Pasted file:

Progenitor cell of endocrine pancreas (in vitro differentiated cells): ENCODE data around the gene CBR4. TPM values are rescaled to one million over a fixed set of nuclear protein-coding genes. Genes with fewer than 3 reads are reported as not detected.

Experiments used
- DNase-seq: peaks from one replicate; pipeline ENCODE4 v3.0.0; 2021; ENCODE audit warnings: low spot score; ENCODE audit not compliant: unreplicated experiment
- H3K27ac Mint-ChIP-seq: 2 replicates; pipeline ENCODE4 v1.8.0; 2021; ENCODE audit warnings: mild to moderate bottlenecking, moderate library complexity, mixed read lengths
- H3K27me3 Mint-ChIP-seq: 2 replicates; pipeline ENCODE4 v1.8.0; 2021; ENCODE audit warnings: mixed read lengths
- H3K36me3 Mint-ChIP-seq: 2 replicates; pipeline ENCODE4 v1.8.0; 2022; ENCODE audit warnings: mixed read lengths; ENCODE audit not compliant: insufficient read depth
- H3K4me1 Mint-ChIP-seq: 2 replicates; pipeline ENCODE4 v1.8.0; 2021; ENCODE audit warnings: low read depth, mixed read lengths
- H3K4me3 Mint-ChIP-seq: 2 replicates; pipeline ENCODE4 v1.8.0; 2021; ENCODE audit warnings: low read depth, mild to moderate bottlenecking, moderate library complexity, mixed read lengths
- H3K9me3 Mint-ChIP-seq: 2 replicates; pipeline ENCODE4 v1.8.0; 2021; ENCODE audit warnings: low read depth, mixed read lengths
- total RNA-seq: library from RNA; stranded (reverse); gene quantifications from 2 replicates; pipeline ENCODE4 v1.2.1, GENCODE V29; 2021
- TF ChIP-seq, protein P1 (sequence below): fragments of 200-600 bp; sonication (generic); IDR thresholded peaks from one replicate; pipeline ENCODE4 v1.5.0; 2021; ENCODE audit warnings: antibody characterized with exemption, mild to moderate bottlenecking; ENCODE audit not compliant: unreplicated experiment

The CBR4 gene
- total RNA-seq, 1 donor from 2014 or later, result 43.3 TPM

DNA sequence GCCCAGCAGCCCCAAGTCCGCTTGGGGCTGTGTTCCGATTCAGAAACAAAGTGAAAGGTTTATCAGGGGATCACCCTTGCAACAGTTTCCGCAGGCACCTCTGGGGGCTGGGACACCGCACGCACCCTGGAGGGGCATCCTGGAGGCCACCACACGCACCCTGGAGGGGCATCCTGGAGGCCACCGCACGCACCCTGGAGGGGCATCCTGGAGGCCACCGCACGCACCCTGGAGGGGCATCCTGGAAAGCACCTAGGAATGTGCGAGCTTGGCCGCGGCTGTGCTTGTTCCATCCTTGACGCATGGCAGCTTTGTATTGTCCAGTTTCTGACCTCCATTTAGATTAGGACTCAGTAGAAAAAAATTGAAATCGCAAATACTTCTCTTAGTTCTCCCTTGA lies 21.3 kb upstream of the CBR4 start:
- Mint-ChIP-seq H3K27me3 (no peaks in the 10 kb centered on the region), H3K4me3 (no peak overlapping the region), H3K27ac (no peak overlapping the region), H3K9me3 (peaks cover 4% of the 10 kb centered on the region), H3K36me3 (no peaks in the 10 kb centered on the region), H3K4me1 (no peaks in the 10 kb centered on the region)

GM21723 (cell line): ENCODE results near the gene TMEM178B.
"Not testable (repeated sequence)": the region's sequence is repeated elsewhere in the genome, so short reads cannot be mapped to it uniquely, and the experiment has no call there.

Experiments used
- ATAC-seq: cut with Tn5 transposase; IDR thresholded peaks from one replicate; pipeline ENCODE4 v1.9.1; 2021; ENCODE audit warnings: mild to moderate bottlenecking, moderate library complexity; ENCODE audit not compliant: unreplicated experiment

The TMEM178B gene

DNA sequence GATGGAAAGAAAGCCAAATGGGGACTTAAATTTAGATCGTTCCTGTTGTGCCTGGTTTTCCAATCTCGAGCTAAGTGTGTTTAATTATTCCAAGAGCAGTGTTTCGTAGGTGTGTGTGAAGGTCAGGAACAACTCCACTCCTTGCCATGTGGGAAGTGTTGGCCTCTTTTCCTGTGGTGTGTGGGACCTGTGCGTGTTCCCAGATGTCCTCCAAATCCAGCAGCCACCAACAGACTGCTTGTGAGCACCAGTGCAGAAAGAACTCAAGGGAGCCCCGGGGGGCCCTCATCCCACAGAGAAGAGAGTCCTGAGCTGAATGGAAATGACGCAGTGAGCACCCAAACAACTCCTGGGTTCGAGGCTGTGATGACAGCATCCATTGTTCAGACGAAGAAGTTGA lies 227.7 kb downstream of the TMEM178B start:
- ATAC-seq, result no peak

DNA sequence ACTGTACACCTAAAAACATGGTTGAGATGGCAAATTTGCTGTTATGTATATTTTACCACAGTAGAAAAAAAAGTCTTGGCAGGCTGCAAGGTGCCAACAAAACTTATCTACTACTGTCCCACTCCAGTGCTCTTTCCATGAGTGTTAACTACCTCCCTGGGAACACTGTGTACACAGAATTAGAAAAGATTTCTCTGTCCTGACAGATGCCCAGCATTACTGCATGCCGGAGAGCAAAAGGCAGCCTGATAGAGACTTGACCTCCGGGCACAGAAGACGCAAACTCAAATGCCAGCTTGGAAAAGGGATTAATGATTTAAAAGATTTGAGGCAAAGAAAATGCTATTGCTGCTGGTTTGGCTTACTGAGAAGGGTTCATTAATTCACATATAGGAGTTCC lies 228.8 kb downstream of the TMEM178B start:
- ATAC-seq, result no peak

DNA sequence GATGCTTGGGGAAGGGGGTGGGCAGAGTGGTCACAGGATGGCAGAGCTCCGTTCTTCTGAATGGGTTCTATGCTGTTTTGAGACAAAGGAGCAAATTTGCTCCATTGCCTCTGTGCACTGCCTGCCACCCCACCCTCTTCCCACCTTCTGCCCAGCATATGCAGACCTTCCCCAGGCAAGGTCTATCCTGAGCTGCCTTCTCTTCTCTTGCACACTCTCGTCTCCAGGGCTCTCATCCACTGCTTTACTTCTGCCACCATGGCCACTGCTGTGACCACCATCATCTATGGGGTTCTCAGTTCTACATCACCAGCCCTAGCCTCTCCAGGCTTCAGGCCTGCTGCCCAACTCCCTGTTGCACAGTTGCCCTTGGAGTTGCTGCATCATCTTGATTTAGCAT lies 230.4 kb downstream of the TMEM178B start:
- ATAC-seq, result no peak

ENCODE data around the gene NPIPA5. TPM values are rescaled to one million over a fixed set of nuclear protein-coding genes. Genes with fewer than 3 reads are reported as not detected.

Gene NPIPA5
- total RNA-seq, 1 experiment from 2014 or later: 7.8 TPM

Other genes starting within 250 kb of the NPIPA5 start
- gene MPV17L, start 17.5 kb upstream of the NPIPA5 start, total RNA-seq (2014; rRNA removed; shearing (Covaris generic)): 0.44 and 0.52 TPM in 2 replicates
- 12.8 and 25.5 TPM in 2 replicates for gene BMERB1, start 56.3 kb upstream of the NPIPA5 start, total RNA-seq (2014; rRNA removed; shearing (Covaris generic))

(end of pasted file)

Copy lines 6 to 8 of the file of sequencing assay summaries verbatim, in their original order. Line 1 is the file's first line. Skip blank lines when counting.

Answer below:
- H3K36me3 Mint-ChIP-seq: 2 replicates; pipeline ENCODE4 v1.8.0; 2022; ENCODE audit warnings: mixed read lengths; ENCODE audit not compliant: insufficient read depth
- H3K4me1 Mint-ChIP-seq: 2 replicates; pipeline ENCODE4 v1.8.0; 2021; ENCODE audit warnings: low read depth, mixed read lengths
- H3K4me3 Mint-ChIP-seq: 2 replicates; pipeline ENCODE4 v1.8.0; 2021; ENCODE audit warnings: low read depth, mild to moderate bottlenecking, moderate library complexity, mixed read lengths